Export tax rebates for high-technology products will be hiked, foreign investment will be encouraged and lower the inspection fee for exports.

As ASEAN countries, Hong Kong and Macau constitute 20 per cent of mainland China's total trade volume and has reached $402.7 billion last year, Zhou Xiaochuan, governor of the central bank said last month that trade settlements using the dollar is not feasible due to the high volatility of the dollar and once the yuan is accepted in Asia, then it would be easier for China to make the yuan an international currency in the future.

In its effort to boost the appeal of the yuan among other countries as a currency to hold as foreign exchange reserves, China had already signed trade settlement agreements with Mongolia, Vietnam, Myanmar and Russia among others to voluntarily use the yuan as a currency of choice to settle trade payments and had let Chinese banks issue yuan-denominated bonds in Hong Kong earlier this year.

With China's foreign exchange reserves rising at a rapid pace and standing at $1.89 trillion, the yuan had been getting greater acceptance from its neighbours in recent years and there has been many Chinese economist who were advocating making the yuan an international currency, with the weakening dollar having caused a decline in China's foreign exchange reserves.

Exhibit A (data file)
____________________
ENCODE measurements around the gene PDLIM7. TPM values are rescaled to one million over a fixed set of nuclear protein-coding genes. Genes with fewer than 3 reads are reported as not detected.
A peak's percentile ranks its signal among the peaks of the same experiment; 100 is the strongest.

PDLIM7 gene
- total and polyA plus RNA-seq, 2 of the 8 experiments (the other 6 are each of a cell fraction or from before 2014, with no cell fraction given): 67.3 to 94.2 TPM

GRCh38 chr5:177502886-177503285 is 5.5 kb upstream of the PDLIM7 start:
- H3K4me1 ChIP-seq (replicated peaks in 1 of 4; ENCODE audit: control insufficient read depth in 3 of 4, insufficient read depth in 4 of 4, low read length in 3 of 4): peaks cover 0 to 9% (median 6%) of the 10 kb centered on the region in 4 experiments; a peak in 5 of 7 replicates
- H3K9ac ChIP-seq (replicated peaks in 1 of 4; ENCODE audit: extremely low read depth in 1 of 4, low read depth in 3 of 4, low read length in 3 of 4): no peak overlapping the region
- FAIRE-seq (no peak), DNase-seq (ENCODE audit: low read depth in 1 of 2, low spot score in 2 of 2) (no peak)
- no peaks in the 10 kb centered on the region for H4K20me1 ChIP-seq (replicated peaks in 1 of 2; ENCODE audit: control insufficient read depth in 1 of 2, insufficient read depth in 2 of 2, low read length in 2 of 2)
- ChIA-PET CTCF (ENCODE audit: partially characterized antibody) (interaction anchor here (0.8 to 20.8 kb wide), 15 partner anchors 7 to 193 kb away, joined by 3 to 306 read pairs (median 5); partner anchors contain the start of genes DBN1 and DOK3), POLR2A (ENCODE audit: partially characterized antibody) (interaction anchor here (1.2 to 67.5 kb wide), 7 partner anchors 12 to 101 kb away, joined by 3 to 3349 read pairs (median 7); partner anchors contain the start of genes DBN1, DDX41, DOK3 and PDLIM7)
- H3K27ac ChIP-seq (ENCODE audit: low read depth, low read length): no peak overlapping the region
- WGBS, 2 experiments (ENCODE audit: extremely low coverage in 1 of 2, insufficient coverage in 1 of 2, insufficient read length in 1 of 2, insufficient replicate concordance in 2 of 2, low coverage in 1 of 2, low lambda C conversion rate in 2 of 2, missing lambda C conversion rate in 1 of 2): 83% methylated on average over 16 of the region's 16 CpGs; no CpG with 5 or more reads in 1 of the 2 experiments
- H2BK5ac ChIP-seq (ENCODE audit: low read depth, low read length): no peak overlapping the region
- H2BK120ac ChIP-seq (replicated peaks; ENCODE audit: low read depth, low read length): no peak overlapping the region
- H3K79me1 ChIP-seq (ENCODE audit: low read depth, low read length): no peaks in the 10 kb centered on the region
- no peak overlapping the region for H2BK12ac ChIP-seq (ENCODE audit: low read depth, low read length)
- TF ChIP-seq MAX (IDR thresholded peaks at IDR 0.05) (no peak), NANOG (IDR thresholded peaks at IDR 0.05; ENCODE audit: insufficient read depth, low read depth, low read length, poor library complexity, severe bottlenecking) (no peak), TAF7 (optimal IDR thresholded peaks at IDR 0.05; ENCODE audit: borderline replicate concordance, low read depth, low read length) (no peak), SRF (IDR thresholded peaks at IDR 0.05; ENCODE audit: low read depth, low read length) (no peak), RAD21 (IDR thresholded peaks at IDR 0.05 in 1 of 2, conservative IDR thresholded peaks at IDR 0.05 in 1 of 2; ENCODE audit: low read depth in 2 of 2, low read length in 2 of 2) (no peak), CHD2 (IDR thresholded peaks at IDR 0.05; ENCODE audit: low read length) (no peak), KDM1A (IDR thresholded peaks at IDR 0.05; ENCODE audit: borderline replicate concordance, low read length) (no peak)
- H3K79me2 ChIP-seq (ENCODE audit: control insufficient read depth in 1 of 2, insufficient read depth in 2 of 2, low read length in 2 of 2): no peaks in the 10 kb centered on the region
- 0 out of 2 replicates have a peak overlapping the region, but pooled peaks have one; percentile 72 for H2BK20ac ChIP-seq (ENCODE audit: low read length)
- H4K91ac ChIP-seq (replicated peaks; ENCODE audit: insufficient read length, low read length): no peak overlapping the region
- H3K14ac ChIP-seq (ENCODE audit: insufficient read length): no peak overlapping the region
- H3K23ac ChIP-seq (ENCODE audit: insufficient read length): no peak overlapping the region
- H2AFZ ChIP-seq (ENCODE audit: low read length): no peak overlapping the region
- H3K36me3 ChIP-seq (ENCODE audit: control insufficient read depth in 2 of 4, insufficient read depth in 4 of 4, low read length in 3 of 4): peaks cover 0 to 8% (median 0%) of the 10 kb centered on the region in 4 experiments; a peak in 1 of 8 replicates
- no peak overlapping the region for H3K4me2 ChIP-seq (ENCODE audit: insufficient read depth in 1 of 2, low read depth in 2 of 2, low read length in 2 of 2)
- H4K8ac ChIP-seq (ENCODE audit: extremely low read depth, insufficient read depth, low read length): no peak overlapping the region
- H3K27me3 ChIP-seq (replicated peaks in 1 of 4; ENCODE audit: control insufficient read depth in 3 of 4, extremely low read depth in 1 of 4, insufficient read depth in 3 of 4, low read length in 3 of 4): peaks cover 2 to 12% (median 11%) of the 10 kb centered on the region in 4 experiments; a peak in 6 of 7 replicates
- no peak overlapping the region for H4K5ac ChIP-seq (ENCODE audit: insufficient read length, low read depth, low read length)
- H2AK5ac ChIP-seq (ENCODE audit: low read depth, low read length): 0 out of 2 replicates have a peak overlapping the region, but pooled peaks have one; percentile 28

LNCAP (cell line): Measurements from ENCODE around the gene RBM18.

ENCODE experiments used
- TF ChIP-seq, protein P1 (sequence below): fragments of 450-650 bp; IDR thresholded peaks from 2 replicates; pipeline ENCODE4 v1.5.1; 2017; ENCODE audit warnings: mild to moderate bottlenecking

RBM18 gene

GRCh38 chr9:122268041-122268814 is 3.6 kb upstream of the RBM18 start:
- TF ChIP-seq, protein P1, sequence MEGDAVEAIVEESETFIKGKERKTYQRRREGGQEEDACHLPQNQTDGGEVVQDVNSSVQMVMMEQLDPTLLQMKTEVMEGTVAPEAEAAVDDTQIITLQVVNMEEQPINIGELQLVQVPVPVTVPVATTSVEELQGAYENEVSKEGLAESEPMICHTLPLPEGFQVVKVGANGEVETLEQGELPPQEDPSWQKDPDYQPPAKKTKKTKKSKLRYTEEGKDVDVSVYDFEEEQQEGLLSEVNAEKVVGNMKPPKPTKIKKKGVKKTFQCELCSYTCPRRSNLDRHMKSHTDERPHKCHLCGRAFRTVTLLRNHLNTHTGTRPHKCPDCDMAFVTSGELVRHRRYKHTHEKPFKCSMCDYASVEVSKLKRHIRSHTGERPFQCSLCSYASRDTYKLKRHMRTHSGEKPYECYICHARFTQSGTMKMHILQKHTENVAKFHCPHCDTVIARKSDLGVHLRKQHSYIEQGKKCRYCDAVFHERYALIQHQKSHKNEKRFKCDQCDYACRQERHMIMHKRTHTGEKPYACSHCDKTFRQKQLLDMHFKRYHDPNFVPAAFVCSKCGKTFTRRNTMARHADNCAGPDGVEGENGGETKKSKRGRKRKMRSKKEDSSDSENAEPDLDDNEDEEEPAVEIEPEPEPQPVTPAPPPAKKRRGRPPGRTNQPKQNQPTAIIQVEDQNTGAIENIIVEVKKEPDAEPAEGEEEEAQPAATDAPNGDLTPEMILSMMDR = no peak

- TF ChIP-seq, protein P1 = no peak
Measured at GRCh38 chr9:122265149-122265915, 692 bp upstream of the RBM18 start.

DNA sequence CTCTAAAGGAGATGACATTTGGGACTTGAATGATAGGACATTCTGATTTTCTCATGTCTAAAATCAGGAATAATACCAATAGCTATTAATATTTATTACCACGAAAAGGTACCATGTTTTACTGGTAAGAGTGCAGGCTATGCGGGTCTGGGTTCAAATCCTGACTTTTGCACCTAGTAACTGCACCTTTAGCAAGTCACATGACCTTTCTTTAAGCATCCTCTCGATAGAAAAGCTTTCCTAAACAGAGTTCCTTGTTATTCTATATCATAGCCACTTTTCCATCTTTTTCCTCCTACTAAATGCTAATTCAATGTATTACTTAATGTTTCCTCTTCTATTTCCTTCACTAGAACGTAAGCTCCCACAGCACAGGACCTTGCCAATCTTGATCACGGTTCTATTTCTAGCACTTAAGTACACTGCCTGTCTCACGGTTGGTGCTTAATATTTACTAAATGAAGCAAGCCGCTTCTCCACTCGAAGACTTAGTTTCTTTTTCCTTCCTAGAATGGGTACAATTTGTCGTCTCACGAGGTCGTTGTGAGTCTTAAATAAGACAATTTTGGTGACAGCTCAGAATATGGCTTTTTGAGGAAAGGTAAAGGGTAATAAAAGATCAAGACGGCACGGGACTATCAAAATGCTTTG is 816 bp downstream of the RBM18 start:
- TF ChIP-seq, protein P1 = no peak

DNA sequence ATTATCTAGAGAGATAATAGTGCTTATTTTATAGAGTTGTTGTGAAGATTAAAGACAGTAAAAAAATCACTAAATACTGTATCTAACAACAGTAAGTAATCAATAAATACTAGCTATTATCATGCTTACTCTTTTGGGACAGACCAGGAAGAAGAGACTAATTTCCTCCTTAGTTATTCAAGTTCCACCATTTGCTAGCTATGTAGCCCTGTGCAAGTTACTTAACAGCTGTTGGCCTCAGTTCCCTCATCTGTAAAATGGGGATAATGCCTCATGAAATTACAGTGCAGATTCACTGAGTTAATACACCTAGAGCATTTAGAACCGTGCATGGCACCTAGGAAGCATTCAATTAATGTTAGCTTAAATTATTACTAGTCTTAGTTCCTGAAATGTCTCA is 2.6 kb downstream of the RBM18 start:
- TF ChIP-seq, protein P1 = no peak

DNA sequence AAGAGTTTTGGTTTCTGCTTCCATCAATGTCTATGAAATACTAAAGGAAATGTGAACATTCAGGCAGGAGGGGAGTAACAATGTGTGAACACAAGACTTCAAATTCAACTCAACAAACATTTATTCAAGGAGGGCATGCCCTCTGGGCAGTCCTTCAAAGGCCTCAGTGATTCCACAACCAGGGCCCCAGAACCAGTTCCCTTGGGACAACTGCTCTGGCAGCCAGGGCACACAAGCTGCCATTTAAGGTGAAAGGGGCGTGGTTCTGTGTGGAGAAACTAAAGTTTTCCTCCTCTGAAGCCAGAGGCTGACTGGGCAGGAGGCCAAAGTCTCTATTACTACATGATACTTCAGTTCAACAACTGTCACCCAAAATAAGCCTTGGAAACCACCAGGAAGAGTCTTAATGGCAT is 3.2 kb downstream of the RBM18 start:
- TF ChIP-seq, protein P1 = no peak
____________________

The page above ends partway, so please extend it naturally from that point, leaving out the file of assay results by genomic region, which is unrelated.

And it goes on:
China is now looking towards expanding the yuan to other financial markets by make the yuan fully convertible and giving yuan holder's investment channels and also allow the currency to enter the country freely for investment in stock or real estate.

Some Chinese experts are hesitant on fully converting the yuan citing the Asian crisis of 1998 where the country came unscathed because the yuan was not fully convertible under capital accounts and was also the main reason why it has not been affected fully in the current global financial crisis.They also believe that by liberalizing the fund flow, the economy will be susceptible during regional or global economic crisis.

Travel: Ambel Surprise